One goal of the invention is to propose a sensor for measuring density and viscosity of a fluid that overcomes at least one of the shortcomings of the prior art.

According to a first aspect, the invention relates to a density and viscosity sensor for measuring density and viscosity of fluid comprising:

    • a resonating element arranged to be immersed in the fluid,
    • an actuating/detecting element coupled to the resonating element,
    • a connector for coupling to the actuating/detecting element,
    • a housing defining a chamber isolated from the fluid, the housing comprising an area of reduced thickness defining a membrane separating the chamber from the fluid, the membrane having a thickness enabling transfer of mechanical vibration between the actuating/detecting element and the resonating element,
    • the actuating/detecting element is positioned within the chamber so as to be isolated from the fluid and mechanically coupled to the membrane),
    • the resonating element arranged to be immersed in the fluid is mechanically coupled to the membrane,
    • the resonating element has a shape defining a first resonance mode and a second resonance mode characterized by different resonant frequencies and different quality factors, the first resonance mode moving a volume of fluid, the second mode shearing a surrounding fluid.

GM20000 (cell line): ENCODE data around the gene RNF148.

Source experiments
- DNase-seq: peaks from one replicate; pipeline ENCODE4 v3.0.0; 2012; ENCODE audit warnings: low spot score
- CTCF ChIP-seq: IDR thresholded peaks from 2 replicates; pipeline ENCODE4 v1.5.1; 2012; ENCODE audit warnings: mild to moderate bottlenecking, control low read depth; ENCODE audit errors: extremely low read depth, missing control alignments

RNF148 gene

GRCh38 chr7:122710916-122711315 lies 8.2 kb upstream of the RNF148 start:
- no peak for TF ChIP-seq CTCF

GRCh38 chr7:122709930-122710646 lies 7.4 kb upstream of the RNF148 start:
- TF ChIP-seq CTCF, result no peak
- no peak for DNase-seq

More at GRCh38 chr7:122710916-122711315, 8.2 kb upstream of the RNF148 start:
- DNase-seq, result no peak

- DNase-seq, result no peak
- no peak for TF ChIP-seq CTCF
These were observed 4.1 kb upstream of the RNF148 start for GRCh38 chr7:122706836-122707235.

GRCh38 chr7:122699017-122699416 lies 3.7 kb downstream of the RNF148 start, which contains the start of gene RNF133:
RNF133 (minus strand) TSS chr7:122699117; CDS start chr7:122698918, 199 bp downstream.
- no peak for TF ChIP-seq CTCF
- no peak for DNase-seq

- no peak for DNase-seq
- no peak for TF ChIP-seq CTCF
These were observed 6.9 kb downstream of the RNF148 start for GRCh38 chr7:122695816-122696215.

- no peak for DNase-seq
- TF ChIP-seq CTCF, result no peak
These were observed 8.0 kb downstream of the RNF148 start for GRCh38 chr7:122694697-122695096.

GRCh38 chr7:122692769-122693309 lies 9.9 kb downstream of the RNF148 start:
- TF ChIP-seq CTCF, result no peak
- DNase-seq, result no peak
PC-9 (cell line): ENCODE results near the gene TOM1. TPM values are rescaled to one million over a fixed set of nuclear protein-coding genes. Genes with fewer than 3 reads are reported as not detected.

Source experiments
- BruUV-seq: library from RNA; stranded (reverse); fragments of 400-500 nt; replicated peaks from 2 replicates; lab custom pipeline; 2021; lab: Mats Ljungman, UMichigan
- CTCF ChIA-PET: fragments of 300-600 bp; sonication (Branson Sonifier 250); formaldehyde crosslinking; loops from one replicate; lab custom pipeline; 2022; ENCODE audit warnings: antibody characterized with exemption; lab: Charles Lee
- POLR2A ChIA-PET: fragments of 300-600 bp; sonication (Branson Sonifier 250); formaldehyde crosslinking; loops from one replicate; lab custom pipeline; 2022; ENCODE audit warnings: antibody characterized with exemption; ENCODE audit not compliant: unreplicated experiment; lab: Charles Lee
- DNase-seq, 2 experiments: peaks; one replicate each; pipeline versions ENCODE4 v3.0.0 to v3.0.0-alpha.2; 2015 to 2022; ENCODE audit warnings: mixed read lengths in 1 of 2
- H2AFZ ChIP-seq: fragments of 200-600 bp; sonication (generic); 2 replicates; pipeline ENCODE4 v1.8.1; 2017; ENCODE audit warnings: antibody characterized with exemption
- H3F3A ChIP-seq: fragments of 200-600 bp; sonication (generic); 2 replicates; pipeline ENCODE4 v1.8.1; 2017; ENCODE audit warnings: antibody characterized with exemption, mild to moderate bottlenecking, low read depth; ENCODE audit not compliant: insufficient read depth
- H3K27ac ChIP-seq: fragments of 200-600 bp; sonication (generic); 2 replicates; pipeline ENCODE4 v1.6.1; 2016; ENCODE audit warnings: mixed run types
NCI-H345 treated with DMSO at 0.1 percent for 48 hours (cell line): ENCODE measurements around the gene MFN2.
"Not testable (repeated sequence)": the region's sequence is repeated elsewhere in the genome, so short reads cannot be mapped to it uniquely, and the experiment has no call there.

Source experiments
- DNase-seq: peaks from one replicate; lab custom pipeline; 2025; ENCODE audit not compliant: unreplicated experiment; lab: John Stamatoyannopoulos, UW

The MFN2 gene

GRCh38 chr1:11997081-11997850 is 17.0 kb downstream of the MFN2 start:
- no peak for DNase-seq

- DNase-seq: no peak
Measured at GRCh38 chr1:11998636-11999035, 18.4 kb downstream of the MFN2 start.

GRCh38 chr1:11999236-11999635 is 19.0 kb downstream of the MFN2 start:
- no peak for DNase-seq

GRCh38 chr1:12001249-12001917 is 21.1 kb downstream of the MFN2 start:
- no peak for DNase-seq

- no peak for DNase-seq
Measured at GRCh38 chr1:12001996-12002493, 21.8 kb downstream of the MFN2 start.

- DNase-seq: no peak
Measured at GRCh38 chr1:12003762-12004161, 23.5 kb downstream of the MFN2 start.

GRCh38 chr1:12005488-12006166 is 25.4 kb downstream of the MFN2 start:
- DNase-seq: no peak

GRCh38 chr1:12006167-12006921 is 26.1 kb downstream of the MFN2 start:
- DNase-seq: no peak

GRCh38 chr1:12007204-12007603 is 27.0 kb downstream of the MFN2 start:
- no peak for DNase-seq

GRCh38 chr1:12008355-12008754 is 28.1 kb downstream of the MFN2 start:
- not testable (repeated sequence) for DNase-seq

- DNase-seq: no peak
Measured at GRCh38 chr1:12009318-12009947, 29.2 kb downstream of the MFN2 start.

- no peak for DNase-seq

The resonating element is mechanically coupled to the membrane by a mechanical coupling element and may be:

    • a beam, substantially straight, attached at one end to the coupling element and comprising, at the other end, a spherical mass, or
    • a non-symmetrical U beam comprising a spherical mass suspended at one end,
    • a beam, substantially straight, attached at its center to the coupling element and comprising, at the each end, a spherical mass, or
    • a straight connecting part attached to the coupling element and comprising, at one end, a paddle shape beam, or